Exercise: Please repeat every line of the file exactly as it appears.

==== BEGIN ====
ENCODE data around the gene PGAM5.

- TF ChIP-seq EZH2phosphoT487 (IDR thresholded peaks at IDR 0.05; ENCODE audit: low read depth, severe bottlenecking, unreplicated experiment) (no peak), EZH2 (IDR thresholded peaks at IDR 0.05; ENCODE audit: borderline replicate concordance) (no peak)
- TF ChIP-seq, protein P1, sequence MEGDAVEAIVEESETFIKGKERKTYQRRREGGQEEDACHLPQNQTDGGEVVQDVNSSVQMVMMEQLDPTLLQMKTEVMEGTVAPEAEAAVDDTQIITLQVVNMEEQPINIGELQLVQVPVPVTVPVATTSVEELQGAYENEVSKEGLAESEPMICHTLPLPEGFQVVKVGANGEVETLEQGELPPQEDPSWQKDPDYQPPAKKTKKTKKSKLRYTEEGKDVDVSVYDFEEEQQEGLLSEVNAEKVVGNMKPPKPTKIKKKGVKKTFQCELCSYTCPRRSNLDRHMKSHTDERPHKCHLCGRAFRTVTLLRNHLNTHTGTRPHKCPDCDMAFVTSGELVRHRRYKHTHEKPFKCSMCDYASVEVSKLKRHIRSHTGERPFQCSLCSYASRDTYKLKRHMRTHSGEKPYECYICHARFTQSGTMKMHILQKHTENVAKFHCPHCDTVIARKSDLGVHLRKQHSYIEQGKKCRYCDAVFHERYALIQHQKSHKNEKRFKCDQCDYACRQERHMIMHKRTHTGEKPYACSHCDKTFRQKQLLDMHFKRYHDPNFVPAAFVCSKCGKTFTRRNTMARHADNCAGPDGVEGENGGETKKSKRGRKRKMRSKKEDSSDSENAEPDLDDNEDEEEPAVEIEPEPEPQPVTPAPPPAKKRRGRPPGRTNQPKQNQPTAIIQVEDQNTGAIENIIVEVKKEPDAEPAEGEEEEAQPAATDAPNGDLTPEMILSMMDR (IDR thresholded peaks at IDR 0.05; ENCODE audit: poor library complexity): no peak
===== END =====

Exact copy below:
ENCODE data around the gene PGAM5.

- TF ChIP-seq EZH2phosphoT487 (IDR thresholded peaks at IDR 0.05; ENCODE audit: low read depth, severe bottlenecking, unreplicated experiment) (no peak), EZH2 (IDR thresholded peaks at IDR 0.05; ENCODE audit: borderline replicate concordance) (no peak)
- TF ChIP-seq, protein P1, sequence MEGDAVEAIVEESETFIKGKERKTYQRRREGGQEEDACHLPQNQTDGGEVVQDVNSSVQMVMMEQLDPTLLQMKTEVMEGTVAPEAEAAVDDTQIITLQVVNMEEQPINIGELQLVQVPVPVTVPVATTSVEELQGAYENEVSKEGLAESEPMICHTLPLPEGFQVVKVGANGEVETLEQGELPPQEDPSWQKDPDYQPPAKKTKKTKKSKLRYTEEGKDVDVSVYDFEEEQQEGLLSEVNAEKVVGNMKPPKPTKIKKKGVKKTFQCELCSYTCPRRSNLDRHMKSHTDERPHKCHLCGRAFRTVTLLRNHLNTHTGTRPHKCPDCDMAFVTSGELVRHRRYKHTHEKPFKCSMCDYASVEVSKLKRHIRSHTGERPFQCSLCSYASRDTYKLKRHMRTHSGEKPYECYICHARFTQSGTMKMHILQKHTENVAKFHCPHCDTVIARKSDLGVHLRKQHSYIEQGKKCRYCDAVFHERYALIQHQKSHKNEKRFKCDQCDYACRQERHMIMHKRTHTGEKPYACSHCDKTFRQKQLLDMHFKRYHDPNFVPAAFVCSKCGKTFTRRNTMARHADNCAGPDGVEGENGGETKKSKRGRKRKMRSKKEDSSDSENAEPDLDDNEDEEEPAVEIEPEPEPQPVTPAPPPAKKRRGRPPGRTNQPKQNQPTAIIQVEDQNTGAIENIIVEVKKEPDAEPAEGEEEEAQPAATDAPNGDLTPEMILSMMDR (IDR thresholded peaks at IDR 0.05; ENCODE audit: poor library complexity): no peak